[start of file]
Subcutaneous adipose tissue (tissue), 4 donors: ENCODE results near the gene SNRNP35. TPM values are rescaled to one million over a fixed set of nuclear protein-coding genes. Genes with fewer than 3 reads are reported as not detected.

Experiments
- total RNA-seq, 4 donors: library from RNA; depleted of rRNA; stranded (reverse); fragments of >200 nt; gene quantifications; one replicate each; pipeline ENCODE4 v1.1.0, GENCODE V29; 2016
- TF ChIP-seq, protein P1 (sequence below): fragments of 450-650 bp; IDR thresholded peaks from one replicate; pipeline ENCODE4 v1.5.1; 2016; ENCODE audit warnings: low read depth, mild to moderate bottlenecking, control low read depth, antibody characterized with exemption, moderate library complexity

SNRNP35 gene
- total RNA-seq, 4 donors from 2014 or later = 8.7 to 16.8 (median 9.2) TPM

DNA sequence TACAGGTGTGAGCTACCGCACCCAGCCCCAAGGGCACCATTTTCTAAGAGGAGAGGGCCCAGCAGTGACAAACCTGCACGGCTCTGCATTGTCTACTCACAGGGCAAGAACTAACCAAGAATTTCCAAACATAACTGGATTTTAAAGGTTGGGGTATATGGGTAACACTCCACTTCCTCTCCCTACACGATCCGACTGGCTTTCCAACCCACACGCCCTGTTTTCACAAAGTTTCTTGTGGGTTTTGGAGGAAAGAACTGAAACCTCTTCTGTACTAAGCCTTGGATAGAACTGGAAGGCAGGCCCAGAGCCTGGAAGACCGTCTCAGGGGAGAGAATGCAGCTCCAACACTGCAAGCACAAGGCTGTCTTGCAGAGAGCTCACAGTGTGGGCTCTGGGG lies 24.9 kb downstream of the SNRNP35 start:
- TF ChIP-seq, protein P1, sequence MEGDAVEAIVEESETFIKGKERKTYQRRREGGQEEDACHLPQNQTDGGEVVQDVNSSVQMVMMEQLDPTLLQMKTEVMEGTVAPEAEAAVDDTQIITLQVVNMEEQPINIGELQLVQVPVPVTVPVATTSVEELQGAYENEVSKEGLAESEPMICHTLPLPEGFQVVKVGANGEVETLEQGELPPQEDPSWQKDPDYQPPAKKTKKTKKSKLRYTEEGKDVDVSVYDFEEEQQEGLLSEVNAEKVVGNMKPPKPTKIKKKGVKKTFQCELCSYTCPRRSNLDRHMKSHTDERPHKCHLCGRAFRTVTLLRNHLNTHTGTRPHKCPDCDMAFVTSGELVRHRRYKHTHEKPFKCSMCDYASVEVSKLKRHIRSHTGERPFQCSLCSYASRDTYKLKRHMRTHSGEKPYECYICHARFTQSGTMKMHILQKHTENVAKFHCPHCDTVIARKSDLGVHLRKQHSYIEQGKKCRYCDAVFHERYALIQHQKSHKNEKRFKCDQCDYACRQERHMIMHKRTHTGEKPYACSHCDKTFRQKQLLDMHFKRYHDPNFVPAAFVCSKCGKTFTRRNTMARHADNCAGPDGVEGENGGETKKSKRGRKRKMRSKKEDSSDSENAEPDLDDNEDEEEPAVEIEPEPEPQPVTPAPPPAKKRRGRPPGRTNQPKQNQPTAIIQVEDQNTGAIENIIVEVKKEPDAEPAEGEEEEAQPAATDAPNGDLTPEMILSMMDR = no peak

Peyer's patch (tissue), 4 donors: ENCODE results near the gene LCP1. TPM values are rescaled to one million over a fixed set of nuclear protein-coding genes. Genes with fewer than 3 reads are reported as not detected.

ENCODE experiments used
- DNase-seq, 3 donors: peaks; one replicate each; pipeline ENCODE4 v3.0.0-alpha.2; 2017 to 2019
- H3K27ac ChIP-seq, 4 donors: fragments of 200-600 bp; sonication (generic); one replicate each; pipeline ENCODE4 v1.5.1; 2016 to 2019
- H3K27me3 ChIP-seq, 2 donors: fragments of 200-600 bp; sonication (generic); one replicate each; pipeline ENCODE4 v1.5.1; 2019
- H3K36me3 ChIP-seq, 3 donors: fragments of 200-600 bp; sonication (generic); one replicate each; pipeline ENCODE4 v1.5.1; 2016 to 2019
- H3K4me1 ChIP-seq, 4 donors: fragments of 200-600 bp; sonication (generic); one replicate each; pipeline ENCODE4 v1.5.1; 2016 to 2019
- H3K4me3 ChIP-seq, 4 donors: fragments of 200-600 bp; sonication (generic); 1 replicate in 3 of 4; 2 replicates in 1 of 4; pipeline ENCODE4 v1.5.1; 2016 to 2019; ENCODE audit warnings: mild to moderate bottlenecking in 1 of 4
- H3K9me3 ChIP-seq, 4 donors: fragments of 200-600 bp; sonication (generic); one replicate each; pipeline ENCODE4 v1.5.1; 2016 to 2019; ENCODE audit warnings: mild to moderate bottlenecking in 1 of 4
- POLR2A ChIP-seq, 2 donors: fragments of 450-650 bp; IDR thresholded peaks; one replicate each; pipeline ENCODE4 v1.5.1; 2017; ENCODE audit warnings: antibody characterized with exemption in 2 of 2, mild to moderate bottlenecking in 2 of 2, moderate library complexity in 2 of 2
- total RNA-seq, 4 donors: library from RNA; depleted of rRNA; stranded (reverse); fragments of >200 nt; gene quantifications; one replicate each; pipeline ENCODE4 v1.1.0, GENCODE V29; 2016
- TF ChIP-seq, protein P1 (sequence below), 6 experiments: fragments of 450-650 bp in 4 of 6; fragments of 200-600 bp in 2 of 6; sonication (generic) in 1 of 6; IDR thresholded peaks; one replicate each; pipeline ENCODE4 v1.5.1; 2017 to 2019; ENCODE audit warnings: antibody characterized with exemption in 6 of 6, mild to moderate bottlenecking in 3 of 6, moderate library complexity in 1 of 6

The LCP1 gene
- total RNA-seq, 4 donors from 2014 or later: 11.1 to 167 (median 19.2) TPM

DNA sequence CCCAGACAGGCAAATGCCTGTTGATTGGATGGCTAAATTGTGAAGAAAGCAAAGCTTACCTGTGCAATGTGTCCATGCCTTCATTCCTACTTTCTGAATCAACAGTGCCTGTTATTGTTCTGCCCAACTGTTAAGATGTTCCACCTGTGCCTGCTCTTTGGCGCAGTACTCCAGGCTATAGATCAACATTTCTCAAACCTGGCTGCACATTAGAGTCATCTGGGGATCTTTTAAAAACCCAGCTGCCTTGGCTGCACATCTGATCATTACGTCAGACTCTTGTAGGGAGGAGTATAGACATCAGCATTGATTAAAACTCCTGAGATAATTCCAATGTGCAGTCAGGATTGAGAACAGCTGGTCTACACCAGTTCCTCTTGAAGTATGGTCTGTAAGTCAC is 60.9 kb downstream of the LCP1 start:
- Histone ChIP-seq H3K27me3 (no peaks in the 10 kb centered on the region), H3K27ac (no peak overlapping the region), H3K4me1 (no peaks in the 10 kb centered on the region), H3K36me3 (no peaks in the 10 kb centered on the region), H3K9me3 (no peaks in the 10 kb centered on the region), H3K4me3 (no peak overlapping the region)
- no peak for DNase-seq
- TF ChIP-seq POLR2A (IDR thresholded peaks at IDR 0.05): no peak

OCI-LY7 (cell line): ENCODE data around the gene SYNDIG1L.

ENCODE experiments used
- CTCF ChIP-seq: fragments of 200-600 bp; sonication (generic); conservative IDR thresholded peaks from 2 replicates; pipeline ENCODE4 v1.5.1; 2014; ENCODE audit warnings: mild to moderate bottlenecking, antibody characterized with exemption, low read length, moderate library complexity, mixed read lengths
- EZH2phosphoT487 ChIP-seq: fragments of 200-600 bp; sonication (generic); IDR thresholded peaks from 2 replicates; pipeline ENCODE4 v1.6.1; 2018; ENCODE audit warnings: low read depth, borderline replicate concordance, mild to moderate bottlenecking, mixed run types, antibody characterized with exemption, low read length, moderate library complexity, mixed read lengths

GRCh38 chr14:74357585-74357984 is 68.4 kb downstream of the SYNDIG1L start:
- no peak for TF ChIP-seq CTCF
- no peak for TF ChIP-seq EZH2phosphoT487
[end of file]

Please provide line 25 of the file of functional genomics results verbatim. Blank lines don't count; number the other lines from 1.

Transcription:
- no peak for DNase-seq